A “community dog” could never happen today, but history is replete with stories of dogs that belonged to no one and everyone, and “Paddy,” was one of them.
In truth, Paddy, described as a ginger and brown Airedale Terrier, did have an owner, Elsie Marion Glasgow, the young daughter of a seaman living in Wellington, New Zealand in the 1930s. His name was Dash then, and legend has it that when Elsie died of pneumonia in 1928, Dash ran away and took to wandering the waterfront in search of his young companion. Dash – now Paddy – became a familiar face on the wharfs, and the dog oozed personality. He was said to have been able to predict the weather, had a knack for stowing away on ships, and had many adventures, including a crossing of the Tasman Sea and several trips to Australia. Taxi drivers gave him free rides around town, tram drivers welcomed him on their train, and Paddy even managed a quick flight on a Gypsy Moth airplane where he was held by one of his friends – a taxi driver – to ensure that he would’t jump out of the plane from fear. The Evening Post reported that he knew the traffic lights, and wouldn’t cross a street until the green light showed.
Dock workers “hired” him to work security and control the rodent population, and between cab drivers, stevedores, sailors and shop keepers, he was kept fed, legal (they took turns paying for his annual dog license) and collared. Eventually, the Wellington Harbour Board took responsibility for Paddy and gave him the title of “Assistant Night Watchman In Charge of Pirates, Rodents and Smugglers.”
Old age kept Paddy from making his rounds as he once did, and when he became ill in 1939, local cab drivers collected the funds to put him in a kennel to recover. When one of the drivers visited him, however, Paddy jumped in the back of the cab and wouldn’t come out. He was returned to his beloved docks where a cozy bed was made for him in one of the sheds, and it was where he died in 1939.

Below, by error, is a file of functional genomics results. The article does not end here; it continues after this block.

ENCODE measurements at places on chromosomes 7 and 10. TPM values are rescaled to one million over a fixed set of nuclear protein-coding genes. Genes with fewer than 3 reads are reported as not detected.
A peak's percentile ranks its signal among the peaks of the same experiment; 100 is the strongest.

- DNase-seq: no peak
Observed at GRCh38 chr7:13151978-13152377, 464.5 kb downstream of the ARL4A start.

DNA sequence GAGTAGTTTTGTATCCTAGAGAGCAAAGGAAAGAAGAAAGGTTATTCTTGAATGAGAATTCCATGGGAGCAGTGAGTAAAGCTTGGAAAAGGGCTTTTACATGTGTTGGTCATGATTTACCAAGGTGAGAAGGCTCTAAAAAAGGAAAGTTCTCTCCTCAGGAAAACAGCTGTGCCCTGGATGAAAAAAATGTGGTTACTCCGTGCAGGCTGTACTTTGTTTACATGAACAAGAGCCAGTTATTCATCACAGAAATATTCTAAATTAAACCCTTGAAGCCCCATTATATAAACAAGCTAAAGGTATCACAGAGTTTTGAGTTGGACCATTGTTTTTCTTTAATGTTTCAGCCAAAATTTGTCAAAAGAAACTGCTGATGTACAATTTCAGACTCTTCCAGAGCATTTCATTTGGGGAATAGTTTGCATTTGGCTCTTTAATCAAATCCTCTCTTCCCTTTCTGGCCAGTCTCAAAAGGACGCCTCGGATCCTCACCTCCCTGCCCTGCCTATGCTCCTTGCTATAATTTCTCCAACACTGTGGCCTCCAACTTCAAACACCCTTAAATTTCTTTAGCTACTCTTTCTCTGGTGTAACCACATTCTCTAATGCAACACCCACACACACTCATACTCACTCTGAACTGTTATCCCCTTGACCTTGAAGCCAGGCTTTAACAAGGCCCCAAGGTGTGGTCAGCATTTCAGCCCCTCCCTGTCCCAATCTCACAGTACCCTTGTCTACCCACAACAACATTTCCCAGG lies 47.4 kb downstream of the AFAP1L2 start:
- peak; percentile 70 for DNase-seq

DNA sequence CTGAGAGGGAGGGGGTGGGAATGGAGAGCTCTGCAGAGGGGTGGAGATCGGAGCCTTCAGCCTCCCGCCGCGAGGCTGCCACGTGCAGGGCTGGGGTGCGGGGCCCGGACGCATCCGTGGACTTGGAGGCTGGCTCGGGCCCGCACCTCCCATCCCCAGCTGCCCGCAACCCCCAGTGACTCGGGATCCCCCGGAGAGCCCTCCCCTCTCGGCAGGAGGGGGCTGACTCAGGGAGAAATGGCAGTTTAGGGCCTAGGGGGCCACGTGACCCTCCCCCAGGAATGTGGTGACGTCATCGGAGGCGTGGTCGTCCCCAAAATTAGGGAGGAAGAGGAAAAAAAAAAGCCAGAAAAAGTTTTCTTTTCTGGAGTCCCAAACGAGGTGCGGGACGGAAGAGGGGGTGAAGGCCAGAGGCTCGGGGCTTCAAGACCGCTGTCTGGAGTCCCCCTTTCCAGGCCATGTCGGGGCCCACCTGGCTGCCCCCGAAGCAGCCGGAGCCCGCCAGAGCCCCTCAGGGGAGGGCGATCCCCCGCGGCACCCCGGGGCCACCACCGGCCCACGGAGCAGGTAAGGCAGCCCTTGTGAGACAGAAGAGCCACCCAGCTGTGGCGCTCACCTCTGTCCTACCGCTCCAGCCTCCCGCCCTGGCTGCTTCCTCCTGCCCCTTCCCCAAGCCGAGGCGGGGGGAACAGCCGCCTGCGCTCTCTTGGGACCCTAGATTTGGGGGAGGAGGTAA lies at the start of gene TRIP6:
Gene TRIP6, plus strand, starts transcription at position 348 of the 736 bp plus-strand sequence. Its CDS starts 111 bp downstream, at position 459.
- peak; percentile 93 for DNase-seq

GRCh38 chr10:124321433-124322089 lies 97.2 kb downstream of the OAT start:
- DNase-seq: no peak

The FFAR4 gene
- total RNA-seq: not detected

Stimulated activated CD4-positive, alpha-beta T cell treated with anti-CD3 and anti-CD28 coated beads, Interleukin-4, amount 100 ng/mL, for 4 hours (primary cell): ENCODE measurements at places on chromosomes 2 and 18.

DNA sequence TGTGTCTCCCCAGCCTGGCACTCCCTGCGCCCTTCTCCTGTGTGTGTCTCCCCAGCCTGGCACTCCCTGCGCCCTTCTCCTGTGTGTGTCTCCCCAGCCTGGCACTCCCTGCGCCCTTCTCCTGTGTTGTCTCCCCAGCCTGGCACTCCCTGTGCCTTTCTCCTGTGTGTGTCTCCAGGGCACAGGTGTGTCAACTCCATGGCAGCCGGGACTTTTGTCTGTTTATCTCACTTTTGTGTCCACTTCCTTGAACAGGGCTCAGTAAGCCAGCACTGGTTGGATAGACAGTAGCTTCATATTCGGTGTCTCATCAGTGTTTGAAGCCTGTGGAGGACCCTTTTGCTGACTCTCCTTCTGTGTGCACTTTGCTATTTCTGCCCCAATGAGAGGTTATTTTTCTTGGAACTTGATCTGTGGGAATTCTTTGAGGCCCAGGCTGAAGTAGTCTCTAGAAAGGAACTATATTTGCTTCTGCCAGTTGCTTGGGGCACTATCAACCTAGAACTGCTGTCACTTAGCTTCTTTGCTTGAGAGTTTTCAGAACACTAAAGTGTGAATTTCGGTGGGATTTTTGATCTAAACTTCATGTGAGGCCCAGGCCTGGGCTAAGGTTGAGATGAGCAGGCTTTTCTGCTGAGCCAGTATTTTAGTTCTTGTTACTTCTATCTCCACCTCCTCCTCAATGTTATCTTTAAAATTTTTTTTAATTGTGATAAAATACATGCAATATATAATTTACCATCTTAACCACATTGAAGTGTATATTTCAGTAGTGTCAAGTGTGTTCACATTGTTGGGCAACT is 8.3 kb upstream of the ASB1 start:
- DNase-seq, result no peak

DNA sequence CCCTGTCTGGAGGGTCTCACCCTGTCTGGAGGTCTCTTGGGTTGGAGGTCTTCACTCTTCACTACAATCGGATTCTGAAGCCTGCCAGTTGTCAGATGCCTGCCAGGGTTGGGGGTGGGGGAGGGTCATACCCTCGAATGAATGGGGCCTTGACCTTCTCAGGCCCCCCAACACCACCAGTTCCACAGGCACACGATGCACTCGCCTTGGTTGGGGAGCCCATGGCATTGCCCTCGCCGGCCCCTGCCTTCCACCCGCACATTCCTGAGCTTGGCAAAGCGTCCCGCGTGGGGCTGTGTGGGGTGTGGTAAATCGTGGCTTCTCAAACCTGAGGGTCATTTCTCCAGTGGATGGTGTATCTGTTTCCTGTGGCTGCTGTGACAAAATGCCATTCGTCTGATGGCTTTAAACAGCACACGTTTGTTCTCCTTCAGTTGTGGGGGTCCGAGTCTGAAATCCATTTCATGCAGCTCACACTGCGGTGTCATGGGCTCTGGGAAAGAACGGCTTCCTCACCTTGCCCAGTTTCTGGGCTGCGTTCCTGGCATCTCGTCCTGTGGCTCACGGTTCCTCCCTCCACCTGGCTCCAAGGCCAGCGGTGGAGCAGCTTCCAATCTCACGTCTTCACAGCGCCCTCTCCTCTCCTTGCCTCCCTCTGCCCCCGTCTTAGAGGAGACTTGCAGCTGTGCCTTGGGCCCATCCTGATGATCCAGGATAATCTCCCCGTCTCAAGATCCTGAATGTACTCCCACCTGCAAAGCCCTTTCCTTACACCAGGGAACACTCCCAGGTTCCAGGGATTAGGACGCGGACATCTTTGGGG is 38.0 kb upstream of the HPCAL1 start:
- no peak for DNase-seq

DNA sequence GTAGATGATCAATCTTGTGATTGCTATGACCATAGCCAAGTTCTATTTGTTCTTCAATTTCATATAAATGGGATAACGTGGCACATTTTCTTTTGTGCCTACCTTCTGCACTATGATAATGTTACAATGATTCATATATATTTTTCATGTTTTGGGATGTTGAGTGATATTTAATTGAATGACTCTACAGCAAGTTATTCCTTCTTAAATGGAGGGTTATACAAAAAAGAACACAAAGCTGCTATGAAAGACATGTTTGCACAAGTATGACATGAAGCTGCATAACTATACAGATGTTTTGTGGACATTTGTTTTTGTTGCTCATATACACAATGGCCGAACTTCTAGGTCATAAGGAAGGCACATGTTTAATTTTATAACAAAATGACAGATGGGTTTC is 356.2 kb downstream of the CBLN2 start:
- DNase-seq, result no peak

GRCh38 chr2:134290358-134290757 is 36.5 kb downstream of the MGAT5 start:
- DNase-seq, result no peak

The city stopped. Notices were placed in the local papers, and a radio tribute was broadcast. Hundreds of people mourned Paddy’s death, and a funeral procession of black taxi cabs accompanied his body across town. The Evening Post wrote: “Fifty or sixty watersiders and seamen watched the cortege start on its short journey from Queens Wharf to the crematorium. A traffic officer led the way. It was “no mock affair but a touching tribute to a good comrade.” “I’d give a month’s pay to have Paddy back,” said one of the mourners. “I’ve had dogs, but never one with the brains Paddy had.”
In 1945, donations were raised to erect a memorial fountain in his honor on Queen’s Wharf. Using several granite stones salvaged from London’s first Waterloo Bridge, the memorial includes a good likeness of Paddy above the drinking fountain, and two drinking bowls for dogs at ground level. A life size statue of Paddy also stands in the Queens Wharf Museum, a popular site with visitors. Each year close to the anniversary of his death, the museum renews Paddy’s registration with a Wellington City Council animal control officer in attendance for the ceremony, an ongoing commitment to keep Paddy’s memory alive.
Image” By Kiwichris – Own work, CC BY-SA 4.0, https://commons.wikimedia.org/w/index.php?curid=50412979